It is highly regrettable that LHR last evening gave us 36 hours to comply with capacity cuts, of a figure that appears to be plucked from thin air. Their communications not only dictated the specific flights on which we should throw out paying passengers, but also threatened legal action for non-compliance.
This is entirely unreasonable and unacceptable, and we reject these demands.
Emirates further states,
At London Heathrow airport (LHR), our ground handling and catering – run by dnata, part of the Emirates Group – are fully ready and capable of handling our flights. So the crux of the issue lies with the central services and systems which are the responsibility of the airport operator.
Emirates is a key and steadfast operator at LHR, having reinstated 6 daily A380 flights since October 2021. From our past 10 months of regularly high seat loads, our operational requirements cannot be a surprise to the airport.
Now, with blatant disregard for consumers, they wish to force Emirates to deny seats to tens of thousands of travellers who have paid for, and booked months ahead, their long-awaited package holidays or trips to see their loved ones. And this, during the super peak period with the upcoming UK holidays, and at a time when many people are desperate to travel after 2 years of pandemic restrictions.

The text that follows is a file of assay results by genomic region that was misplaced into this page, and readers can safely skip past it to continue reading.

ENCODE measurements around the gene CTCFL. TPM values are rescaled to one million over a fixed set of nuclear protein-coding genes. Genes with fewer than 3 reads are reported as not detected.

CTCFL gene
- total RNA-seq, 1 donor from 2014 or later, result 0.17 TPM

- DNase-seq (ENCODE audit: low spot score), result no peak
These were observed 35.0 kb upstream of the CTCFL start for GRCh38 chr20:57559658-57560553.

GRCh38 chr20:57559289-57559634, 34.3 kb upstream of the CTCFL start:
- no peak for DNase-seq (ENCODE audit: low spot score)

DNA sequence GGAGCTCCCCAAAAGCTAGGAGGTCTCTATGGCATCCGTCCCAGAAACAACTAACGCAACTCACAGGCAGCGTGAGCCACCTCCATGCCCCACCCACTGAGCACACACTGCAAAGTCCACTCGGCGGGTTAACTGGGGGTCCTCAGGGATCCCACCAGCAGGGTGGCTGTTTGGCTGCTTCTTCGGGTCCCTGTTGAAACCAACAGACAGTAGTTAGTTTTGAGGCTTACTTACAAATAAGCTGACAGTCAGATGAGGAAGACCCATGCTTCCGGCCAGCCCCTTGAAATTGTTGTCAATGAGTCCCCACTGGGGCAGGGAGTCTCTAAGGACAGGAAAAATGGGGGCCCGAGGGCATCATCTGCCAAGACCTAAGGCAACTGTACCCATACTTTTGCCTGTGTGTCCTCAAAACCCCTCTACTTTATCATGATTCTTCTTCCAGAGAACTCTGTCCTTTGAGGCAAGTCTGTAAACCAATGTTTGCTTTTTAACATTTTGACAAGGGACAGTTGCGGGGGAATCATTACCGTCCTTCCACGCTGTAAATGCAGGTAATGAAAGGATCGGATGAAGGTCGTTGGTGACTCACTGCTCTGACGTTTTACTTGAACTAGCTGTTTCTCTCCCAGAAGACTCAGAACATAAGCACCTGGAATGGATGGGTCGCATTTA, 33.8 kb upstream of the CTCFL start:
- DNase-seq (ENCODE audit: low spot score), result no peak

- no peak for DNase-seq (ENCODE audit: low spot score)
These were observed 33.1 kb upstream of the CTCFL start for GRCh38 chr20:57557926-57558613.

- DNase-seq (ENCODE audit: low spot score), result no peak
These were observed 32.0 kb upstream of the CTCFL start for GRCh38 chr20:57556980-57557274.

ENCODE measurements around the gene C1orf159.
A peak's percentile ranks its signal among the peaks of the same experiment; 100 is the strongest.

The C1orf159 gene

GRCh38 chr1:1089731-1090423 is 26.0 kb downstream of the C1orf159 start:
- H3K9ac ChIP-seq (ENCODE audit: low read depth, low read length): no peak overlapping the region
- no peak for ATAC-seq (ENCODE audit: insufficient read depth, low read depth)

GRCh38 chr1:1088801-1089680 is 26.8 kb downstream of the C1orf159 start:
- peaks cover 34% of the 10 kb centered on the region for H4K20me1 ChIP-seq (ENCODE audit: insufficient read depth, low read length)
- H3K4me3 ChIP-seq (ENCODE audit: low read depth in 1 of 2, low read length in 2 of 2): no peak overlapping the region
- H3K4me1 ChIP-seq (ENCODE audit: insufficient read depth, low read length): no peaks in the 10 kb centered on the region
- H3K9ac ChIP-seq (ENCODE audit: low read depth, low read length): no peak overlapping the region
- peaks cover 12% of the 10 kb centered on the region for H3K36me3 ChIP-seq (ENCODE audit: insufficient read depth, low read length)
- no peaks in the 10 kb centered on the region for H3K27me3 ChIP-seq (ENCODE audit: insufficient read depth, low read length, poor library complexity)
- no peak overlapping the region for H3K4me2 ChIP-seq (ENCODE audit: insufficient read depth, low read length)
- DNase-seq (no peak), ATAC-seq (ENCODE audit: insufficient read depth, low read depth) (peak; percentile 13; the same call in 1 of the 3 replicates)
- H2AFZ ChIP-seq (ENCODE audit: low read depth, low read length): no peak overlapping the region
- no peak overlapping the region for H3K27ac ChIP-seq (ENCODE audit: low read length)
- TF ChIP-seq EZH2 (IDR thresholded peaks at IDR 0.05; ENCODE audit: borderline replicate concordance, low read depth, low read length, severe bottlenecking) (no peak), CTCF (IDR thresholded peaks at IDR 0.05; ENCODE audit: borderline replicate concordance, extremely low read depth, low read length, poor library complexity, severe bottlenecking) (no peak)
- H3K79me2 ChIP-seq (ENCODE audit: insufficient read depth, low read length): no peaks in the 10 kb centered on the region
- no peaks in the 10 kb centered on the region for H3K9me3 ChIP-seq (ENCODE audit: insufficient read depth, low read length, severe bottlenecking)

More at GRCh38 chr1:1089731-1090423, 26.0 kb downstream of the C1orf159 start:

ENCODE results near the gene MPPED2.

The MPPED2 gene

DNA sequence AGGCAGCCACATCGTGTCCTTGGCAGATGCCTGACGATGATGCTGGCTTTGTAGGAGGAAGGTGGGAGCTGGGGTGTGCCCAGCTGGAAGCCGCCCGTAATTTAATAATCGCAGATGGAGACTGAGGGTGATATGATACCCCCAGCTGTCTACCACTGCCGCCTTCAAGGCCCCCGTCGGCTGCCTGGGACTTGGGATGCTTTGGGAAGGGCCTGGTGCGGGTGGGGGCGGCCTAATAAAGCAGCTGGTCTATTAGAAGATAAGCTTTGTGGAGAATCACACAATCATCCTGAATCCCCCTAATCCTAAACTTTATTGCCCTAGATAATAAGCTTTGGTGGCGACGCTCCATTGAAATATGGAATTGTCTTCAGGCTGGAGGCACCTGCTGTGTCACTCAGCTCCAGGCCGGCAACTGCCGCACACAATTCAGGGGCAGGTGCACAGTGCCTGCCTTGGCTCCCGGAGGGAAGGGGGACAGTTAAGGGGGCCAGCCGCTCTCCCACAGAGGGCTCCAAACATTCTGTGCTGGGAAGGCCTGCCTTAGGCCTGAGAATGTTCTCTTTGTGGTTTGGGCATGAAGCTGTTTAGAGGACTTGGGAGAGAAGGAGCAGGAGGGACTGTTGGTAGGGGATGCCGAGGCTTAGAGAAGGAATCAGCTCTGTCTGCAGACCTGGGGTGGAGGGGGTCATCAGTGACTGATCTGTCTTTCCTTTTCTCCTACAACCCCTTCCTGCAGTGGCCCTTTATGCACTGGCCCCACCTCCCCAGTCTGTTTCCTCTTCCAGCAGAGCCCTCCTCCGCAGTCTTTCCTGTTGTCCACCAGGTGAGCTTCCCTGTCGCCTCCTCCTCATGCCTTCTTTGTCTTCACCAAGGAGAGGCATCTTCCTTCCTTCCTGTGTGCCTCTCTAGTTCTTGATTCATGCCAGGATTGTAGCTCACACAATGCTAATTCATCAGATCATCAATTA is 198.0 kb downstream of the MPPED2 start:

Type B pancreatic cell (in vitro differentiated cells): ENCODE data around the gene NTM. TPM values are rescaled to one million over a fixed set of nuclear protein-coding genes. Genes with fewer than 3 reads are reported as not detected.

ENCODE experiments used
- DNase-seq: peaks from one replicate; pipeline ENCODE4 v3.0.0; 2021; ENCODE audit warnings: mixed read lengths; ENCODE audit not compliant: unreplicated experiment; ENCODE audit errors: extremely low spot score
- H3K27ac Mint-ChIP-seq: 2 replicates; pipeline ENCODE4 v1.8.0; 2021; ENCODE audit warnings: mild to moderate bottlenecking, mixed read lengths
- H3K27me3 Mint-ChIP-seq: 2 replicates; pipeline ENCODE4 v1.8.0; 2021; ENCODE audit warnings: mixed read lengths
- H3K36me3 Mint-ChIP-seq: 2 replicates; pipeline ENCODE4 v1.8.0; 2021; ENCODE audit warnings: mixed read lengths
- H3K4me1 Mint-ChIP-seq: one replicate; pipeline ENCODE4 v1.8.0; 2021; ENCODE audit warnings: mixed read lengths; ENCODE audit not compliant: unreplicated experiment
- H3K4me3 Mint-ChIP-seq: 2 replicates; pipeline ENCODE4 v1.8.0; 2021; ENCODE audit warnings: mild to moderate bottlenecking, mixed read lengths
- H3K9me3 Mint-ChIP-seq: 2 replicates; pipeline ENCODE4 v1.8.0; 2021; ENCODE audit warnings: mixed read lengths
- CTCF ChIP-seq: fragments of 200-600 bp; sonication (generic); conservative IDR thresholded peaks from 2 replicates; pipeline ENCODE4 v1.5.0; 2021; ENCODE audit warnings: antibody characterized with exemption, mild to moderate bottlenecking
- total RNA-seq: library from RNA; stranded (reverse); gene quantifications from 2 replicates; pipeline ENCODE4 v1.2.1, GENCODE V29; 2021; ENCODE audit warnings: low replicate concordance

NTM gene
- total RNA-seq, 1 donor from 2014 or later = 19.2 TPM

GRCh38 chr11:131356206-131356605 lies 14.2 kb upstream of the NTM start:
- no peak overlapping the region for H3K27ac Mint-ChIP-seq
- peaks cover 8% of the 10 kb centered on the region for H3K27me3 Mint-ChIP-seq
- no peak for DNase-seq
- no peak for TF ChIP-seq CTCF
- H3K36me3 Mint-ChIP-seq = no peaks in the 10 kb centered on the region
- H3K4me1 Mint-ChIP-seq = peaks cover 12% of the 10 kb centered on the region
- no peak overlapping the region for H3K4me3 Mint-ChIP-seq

Emirates clearly disagrees with the approach that LHR is taking. You can read the full statement, here.
I totally would side up with Emirates here, and hope more airlines take this stance as well. It is one thing to ask airlines to not take further bookings for a flight, especially closer to the date where they can sell tickets at a higher price and deny them revenue. It is another level to ask them to do this at one day’s notice throughout the rest of the summer. A third, to expect them to displace already booked passengers and ask them to move around their plans for what might have been plans made weeks or months ago. And fourth, again to do this at the drop of a hat in a season where they would be already running full. Fifth, how do you decide whose reason for travel is more important than the others.
Regulators are not helping in this case as well. Airline slots, especially at airports such as Heathrow are high in demand and airlines are subject to a use it or lose it rule, where they are going to have to operate flights for at least 80% of the schedule of six months to be able to qualify to keep the slot in the next schedule. As per Paxex.Aero, if airlines decide to let go some flights which haven’t sold as well, it counts against their 80% compliance, because the CAA (UK regulator) is not going to give any exemptions in this case.
If you are scheduled to fly out of Heathrow, you should be extra careful here on. Who knows if you are the passenger who gets to not fly from LHR on the day you are supposed to fly out. Or if you are going to book now, maybe book from another London airport such as LGW instead. Ultimately, Heathrow has put airlines on notice about not selling any more tickets for summer travel departing out of LHR, and this affects passengers and airlines alike.
What do you make of the current mess, that is London Heathrow?